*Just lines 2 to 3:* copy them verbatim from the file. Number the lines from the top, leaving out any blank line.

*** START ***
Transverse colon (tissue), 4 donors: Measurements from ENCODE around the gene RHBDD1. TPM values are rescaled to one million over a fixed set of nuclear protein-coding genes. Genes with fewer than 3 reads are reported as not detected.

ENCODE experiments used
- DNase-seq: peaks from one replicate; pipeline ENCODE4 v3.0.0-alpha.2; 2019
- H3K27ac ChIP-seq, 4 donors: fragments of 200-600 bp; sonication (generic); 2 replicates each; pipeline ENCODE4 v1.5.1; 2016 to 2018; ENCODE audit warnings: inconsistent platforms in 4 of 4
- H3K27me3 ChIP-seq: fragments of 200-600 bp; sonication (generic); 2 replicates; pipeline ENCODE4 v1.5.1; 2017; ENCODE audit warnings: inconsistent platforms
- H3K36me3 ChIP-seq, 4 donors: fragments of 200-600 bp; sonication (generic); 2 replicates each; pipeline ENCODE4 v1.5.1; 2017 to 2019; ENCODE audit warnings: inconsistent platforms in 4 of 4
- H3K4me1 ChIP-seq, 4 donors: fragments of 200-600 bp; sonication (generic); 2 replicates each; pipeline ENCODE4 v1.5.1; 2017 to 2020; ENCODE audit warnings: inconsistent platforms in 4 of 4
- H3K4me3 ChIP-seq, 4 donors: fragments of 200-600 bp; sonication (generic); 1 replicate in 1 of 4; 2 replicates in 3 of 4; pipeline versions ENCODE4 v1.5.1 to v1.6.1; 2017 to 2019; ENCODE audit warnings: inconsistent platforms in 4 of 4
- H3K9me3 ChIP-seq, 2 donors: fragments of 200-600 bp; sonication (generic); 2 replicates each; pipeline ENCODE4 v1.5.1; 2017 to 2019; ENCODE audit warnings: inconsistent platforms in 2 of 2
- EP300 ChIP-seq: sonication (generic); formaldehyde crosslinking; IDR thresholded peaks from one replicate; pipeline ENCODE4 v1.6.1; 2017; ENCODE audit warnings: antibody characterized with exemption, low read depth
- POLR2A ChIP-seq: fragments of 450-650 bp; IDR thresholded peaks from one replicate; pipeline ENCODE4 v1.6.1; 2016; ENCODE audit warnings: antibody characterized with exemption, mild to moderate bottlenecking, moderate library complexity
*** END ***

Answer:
ENCODE experiments used
- DNase-seq: peaks from one replicate; pipeline ENCODE4 v3.0.0-alpha.2; 2019